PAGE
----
Asian Americans, and Chinese Americans in particular, have been and continue to be subjected to many stereotypes and misunderstandings in American culture and society. This paper explores those stereotypes and suggests a teaching method using personal narratives to light them. For many in America today, Asian Americans are often seen as a silent, passive "model" and homogeneous minority. Asia itself, despite a turn toward China in American policy and business, is likewise typically seen through an Orientalist gaze that obscures many of its cultural, historical, and political realities and complexities. For Americans to truly become "global citizens," we must correct these misunderstandings and fight harmful stereotypes. (1) The author argues that using personal narratives and individual experiences not only can provide entry points into diverse experiences and worldviews but also can significantly deconstruct stereotypes and ignorance. Furthermore, examining diverse experiences within "the Chinese American Experience" critiques commonly held notions of homogeneity and expands the notion of who belongs in American history. The author draws on teaching experiences to introduce several key biographies and memoirs that are relevant to Chinese American experiences.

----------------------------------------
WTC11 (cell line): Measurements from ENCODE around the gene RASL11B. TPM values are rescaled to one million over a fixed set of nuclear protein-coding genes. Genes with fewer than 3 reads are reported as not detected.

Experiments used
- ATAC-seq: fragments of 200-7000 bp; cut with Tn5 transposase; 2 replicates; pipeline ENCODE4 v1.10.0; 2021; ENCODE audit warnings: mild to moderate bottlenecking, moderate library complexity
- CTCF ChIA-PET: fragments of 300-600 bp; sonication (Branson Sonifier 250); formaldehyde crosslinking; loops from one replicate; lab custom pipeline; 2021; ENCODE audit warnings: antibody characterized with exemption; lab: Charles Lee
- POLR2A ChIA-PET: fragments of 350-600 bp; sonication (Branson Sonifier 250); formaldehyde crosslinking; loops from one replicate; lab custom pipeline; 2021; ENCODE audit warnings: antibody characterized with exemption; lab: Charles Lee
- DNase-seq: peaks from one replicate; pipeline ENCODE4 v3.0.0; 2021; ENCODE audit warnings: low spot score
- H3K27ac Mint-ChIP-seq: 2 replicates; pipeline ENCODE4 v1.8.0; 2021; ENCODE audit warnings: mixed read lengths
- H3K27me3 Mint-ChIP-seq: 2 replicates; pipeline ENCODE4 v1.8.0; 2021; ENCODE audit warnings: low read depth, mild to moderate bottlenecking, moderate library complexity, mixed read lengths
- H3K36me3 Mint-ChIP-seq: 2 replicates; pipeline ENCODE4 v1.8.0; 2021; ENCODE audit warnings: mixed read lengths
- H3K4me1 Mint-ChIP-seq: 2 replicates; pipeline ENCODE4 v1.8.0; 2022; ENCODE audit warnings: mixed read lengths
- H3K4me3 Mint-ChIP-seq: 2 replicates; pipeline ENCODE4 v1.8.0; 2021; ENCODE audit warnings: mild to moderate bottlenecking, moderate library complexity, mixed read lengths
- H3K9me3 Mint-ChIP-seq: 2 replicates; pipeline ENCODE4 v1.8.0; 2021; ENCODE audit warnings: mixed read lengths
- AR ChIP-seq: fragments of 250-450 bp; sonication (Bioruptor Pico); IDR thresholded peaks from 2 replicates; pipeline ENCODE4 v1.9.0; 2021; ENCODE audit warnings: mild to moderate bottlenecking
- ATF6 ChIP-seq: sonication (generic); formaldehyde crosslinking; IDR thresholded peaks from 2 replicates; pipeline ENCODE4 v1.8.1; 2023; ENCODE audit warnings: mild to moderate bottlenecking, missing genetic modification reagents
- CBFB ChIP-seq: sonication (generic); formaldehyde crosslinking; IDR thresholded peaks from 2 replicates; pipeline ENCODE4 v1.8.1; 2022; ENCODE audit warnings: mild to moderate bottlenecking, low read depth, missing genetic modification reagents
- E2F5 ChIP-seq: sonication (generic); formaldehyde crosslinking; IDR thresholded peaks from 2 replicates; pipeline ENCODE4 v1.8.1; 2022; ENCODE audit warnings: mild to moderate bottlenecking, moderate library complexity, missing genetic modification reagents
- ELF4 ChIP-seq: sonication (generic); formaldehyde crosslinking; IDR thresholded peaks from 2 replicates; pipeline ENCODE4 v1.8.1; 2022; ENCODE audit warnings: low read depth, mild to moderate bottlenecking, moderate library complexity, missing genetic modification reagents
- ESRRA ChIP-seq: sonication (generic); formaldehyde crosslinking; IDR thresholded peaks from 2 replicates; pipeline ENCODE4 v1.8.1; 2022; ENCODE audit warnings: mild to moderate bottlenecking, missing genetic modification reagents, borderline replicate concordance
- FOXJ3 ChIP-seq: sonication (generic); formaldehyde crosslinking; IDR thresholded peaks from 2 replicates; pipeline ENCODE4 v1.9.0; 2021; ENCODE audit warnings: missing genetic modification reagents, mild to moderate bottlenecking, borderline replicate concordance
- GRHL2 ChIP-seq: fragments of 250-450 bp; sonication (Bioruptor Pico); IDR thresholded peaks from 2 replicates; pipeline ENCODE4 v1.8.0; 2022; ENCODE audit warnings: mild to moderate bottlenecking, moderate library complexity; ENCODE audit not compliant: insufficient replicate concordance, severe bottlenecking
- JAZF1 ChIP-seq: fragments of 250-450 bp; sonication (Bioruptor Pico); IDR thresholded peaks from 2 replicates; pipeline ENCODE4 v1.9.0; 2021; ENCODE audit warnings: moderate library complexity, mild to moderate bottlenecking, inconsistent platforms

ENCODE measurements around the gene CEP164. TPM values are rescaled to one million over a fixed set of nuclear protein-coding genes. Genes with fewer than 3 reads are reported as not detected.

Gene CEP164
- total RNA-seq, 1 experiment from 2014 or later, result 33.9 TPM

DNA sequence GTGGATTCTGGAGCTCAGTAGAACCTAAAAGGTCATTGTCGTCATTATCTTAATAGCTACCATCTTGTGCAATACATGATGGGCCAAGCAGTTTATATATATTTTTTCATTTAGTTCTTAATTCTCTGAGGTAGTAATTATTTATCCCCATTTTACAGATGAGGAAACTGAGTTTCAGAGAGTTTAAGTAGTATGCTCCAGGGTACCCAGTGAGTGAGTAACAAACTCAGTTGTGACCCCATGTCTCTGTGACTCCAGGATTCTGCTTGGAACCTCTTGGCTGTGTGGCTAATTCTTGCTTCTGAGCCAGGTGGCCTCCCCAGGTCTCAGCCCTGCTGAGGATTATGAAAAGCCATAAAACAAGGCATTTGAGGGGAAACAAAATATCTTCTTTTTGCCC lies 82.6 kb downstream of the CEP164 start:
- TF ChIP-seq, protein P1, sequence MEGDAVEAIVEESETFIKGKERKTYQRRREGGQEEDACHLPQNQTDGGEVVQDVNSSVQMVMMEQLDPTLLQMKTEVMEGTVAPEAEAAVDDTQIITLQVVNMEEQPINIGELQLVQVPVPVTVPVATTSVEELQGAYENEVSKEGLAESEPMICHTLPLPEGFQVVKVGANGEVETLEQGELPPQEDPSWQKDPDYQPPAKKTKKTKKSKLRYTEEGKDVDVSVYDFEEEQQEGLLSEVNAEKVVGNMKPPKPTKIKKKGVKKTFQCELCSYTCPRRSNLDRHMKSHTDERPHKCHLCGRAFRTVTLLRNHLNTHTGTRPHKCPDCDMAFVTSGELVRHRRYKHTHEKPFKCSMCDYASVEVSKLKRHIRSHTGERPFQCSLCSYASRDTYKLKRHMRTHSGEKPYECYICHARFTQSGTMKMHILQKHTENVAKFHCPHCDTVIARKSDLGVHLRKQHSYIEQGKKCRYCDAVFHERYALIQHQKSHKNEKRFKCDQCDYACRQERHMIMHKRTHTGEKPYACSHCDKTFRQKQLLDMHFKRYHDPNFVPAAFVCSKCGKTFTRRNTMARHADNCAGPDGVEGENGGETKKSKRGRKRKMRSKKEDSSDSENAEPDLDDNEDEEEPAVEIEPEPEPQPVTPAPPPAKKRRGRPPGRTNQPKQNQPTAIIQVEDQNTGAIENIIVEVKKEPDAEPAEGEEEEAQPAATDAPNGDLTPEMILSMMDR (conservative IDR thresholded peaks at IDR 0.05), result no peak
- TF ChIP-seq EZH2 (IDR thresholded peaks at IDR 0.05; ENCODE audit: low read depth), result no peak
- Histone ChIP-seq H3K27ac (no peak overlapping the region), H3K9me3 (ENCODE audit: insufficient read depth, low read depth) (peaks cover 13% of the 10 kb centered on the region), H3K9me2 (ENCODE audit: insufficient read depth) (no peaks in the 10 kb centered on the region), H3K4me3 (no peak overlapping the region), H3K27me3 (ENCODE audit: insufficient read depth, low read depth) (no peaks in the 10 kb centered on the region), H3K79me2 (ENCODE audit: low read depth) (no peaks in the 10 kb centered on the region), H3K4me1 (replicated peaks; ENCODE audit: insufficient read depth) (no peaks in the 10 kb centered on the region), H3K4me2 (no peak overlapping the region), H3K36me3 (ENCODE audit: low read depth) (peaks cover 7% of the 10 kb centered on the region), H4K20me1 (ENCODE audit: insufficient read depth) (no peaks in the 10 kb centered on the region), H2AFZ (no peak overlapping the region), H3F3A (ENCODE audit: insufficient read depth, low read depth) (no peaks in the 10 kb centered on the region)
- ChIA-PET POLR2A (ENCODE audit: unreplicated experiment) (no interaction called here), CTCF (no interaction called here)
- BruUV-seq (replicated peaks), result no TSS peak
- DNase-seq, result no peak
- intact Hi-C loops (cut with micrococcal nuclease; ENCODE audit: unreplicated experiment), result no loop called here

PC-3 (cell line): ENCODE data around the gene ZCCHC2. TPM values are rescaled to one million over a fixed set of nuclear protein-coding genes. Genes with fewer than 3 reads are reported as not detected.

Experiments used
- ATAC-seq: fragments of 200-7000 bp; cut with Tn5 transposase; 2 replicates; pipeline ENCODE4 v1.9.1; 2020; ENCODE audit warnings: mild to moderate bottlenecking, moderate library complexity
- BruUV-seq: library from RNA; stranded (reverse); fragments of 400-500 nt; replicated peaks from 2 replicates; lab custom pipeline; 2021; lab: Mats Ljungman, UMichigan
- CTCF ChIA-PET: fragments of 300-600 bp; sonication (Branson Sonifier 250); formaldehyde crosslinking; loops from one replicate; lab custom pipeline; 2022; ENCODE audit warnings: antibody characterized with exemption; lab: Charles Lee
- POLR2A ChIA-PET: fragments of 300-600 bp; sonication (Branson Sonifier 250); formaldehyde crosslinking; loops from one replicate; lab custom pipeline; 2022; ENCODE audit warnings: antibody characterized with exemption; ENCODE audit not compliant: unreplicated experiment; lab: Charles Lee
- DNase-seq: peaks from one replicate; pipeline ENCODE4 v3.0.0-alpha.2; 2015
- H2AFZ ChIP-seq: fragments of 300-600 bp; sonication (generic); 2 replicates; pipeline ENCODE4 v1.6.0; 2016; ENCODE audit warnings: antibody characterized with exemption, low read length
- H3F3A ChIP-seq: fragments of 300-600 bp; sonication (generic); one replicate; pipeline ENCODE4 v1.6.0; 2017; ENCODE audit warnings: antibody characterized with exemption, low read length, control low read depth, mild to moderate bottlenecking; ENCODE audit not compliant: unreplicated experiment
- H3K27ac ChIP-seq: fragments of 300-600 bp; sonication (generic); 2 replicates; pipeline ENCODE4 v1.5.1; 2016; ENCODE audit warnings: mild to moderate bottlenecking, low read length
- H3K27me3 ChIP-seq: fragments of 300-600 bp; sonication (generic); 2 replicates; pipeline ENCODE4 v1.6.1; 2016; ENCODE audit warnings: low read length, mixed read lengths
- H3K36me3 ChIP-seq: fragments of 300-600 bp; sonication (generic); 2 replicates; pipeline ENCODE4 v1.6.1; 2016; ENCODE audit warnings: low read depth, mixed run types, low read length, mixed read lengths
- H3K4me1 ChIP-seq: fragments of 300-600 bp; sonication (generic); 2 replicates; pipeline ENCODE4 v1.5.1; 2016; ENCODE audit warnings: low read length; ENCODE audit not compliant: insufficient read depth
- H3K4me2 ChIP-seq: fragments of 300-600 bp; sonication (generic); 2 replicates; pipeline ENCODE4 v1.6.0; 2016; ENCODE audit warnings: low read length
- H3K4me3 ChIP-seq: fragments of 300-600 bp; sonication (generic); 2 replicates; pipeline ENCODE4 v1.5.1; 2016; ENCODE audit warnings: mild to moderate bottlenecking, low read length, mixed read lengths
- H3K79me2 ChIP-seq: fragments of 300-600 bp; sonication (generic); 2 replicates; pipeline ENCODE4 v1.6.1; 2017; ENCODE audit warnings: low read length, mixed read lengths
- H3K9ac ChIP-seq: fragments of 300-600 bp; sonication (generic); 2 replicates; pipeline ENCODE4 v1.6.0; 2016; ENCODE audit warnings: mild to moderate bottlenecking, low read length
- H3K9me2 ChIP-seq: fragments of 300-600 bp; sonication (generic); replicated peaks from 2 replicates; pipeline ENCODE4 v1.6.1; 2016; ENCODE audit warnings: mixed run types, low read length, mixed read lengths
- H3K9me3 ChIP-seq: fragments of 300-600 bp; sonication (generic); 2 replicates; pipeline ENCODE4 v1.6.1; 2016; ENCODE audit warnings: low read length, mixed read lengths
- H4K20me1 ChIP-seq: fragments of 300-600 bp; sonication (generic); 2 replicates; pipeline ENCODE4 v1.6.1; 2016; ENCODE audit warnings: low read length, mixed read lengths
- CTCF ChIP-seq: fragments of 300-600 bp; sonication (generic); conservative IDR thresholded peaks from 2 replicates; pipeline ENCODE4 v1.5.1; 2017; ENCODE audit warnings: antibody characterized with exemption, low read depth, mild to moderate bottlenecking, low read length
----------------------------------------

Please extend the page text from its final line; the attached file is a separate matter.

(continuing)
This paper discusses the use of personal narratives to teach about the complexities of the Chinese American experience. Drawing on the author's experiences teaching university students, it is argued that memoirs and biographies not only provide entry points into diverse experiences and worldviews but also serve to deconstruct stereotypes and combat ignorance. Personal narratives reveal the construction of a Chinese American identity; yet within that framework these sources also show us the diverse and plural experiences within the Chinese American experience. This enables an important critique of commonly held notions of Chinese and Chinese American homogeneity. This paper discusses several key biographies and memoirs, with special attention to ways in which they may be used to fight these common misunderstandings and contribute to a richer, more realistic portrait of Chinese Americans, which in turn lends itself to a deeper understanding of American history and culture. (2)